Close Menu
Berlin, Ocean Pines News Worcester County Bayside Gazette Logo Berlin, Ocean Pines News Worcester County Bayside Gazette


‘Immerse’ yourself in new way of cooking

One of the great joys of being a professor in culinary arts lies in inviting guest speakers; it’s important to get students in front of other people in the industry in the hopes that they branch out when they head into their journey. This week we were honored to host Daniel Liberson of Virginia’s Lindera Farms, and local vinegar hobbyist Chef Chett Bland (he’s the brains behind setting up the workshop in the first place).
A young company that now services the likes of Daniel Boulud, Thomas Keller and Jose Andres, Lindera is the brainchild of the quintessential cook-turned-farmer-turned- producer Daniel [Liberson] and is housed at the farm in Northern Virginia. And his vinegars are good; damn good.
In his presentation, Liberson talked about what it takes to forage for ingredients, namely the safety aspects thereof, and the basics on how to make your own vinegars. There were no recipes, but he encouraged students to go out and explore the possibilities of the ubiquitous fermented nectar. Upon inquiry from students, he discussed some unique ingredients from which he has produced vinegar, how they can be used in everything from desserts to salads to entrees and drinks, and a little about the science and philosophy of cooking.
The seminar was a welcome respite from the daily grind, but more important than that, it was interesting and intelligent, something that my students don’t always get from me. It was fascinating to hear Daniel and Chett discuss their careers, the different paths down which they travelled, and the excitement for an industry that still leaves much to explore, even for the most seasoned veteran.
When the smoke cleared and I went home, I cooked a beautiful steak-for-two and used the ramp (wild leek) vinegar to finish the onion jam. In all of its complexity, it stood up to the jam and the steak splendidly, especially as I added it at the end and did not cook away those beautiful aromas and flavors. All in all, I’d say it was a pretty sweet and sour day.
Ribeye for Two
Serves two
1 2-pound ribeye, trimmed
4-inch sprig of fresh rosemary
2 Garlic cloves, peeled
1 sprig fresh thyme
Salt and Pepper, as needed
1/2 cup Whole butter
1 slice compound butter (recipe follows)
1/2 cup Onion jam (recipe follows)

1. Using an immersion circulator (if cooking sous vide)*, heat a water bath large enough to hold the steak
2. While water is heating, place steak with a 1-inch piece of rosemary, garlic salt and pepper in a vacuum bag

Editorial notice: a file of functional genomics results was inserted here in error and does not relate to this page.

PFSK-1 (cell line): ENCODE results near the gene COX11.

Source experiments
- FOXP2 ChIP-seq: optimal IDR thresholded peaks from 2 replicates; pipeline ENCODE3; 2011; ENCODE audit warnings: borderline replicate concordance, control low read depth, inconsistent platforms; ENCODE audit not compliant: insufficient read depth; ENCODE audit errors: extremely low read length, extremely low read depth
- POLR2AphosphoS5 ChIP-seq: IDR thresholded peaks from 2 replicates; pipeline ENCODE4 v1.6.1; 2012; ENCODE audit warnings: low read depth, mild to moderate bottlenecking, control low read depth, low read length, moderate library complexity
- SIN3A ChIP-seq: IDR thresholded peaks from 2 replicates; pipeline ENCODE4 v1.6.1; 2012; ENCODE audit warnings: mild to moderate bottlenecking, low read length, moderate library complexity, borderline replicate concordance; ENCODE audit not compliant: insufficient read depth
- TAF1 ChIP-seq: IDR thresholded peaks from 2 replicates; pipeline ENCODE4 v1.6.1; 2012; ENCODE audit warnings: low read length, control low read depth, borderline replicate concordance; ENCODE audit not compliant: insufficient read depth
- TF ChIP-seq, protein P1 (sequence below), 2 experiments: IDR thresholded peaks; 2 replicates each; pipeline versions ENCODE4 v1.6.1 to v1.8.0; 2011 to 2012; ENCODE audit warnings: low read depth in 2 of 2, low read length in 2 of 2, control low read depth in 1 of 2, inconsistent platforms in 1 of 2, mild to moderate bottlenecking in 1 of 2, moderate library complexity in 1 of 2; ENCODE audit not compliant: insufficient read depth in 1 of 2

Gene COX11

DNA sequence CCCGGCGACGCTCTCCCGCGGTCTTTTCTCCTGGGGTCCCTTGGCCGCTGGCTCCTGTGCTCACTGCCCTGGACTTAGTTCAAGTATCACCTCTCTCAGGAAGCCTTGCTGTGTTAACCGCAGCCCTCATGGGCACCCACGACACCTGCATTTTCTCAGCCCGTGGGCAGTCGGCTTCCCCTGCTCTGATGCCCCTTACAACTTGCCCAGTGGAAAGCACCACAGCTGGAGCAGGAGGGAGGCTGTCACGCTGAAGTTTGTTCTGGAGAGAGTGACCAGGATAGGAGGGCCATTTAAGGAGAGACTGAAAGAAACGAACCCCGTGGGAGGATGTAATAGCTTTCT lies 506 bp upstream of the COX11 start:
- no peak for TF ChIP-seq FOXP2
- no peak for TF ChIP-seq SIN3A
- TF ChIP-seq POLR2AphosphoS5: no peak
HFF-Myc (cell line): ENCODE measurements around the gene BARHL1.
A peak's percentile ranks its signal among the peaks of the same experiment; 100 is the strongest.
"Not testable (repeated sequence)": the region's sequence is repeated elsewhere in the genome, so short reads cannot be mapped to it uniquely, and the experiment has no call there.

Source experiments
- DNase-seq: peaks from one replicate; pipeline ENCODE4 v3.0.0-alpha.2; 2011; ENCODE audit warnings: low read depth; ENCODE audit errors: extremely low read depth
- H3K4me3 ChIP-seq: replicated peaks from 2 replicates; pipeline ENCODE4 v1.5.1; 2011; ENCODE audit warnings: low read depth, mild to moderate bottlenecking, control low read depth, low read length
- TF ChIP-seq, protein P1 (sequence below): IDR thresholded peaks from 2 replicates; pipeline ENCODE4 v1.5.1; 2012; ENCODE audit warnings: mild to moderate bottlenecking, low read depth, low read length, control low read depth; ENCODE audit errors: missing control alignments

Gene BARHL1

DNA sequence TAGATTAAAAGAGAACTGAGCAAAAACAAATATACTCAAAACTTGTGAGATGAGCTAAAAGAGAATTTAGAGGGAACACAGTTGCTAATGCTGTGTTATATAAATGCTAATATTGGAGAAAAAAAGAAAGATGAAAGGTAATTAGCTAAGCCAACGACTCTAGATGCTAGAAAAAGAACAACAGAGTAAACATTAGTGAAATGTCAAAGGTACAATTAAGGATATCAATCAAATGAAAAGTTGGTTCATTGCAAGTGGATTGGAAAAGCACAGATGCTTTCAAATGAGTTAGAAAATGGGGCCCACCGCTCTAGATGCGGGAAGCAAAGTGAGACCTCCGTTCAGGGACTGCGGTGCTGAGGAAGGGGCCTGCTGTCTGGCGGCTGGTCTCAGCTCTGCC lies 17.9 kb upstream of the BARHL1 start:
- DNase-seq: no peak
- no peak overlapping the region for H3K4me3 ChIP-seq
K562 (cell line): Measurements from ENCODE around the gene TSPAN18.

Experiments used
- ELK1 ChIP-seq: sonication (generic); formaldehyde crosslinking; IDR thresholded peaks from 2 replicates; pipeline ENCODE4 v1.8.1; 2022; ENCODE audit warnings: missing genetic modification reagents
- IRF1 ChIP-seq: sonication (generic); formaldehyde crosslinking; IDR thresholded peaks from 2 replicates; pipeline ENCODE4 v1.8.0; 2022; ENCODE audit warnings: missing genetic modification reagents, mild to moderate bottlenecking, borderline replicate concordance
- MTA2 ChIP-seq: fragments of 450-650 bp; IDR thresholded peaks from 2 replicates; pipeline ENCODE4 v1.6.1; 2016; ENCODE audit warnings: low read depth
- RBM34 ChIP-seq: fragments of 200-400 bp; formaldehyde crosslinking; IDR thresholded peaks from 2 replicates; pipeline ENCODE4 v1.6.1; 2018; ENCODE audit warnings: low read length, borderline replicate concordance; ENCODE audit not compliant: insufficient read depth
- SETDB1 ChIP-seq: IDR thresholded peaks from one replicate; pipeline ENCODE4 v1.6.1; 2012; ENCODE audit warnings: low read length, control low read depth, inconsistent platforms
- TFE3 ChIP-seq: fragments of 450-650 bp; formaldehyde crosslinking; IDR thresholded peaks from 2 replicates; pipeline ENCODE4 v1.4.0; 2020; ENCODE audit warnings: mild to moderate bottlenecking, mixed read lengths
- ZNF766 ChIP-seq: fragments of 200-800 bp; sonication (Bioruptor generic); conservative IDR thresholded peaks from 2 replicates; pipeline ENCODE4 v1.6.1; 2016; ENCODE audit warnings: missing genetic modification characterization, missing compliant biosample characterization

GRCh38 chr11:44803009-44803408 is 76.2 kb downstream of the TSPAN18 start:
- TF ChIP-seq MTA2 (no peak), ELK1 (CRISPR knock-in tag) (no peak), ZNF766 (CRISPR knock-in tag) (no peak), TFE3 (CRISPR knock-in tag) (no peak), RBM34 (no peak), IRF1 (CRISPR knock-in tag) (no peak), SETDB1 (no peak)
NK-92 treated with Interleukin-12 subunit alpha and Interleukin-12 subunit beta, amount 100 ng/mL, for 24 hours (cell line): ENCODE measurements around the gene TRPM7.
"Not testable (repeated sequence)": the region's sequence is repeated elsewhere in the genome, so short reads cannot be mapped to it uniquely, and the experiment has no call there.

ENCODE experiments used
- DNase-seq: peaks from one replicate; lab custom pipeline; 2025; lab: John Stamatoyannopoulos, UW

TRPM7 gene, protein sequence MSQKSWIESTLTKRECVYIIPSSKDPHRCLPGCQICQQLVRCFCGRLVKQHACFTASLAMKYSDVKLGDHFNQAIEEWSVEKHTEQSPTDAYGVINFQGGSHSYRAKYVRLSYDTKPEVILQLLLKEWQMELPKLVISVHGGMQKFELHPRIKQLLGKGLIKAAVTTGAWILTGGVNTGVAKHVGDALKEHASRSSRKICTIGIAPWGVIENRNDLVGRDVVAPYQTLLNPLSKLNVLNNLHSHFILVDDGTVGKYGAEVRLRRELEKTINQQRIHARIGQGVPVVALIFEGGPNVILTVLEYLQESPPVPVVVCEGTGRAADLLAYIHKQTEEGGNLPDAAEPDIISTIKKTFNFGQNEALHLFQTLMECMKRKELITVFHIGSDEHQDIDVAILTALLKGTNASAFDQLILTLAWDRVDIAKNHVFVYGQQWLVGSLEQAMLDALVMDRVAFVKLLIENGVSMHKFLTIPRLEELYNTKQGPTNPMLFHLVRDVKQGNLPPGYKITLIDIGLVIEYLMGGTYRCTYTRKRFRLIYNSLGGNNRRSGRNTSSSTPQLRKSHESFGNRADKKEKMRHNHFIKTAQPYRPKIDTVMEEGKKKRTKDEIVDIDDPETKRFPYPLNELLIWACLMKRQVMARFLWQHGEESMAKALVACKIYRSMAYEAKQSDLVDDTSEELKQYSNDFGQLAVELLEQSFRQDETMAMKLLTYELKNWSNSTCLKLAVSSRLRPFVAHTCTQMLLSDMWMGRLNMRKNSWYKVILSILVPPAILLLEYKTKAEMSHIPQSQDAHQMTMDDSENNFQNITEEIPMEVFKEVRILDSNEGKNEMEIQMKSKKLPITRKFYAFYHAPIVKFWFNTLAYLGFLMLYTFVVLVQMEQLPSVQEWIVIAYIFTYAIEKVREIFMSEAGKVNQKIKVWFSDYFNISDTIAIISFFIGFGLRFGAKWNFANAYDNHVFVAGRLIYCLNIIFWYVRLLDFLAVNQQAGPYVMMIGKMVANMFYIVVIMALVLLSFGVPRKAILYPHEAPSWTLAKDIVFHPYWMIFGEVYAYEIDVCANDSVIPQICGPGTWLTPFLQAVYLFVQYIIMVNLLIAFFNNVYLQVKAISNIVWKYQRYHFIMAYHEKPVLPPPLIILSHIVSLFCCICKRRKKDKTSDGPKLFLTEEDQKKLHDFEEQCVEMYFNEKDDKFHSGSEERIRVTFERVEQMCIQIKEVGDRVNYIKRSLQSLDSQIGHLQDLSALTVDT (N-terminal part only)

3. Seal the bag
4. When the water is at temperature, place the bag in the water and let it go. If you are using an Anova Culinary circulator, you can automate this through your smart phone. Check with the manufacturer’s website and app for more information on temperatures
5. When done, remove the steak from the bag and pat dry
6. Heat a cast iron skillet until very hot and add butter and remaining rosemary
7. Cook the butter until the water is gone and you have the wonderful aromas of the rosemary
8. Add the steak carefully and sear the garbage out of it. Since the steak is technically cooked, all you need to do is to cook a crust on the outside. The meat will be a perfect and consistent temperature throughout
9. Serve with compound butter and onion jam
*If you are not outfitted to cook sous vide (anova culinary is a great company for low-cost SV equipment) simply sear the steak and finish it in the oven
Compound Butter
Makes a little over a pound
1 pound Whole unsalted butter
2 Tbsp. Fresh lemon juice
1/4 cup Fresh herbs (Rosemary,
thyme, tarragon, parsley, etc.)
5 cloves fresh garlic, minced
1 Tbsp. Cracked black pepper
Salt, to taste
1. Bring the butter to room temperature
2. Place all ingredients in the bowl of a stand mixer and combine with a paddle attachment
3. Remove from the bowl and place on parchment paper
4. Form a cylinder and straighten by pushing a flat edge against the paper (which is now surrounding the butter) to form it into a perfect circle
5. Peel back the paper so that it doesn’t get stuck in the butter after it sets up, and then rewrap the butter
6. Roll and tie the ends and place in the refrigerator until it is hard. This butter will keep for weeks in the icebox
Lindera Farms Ramp
Vinegar-Onion Jam

Makes about 1 cup
1 cup Julienne red onion
1 clove garlic, minced
1 shallot, minced
oil for sautéing
2 Tbsp. Dark brown sugar
Lindera Farms or other high-quality vinegar*

1. Place onion, garlic and shallot in a small amount of oil on medium heat to sauté, but don’t let them brown too much
2. Add the sugar and cook until the onions are very tender
3. Remove from heat and allow to cool for five minutes
4. Finish with Lindera Farm’s ramp vinegar or other high quality vinegar and then season to taste with salt and pepper
5. Serve room temperature
*For this recipe, I used Lindera Farm’s Ramp (wild leek) vinegar, which is absolutely stunning. But, since it is small batch, it might be hard to get a hold of. In this case, just use a great, savory vinegar. Lindera has a nice selection of vinegars at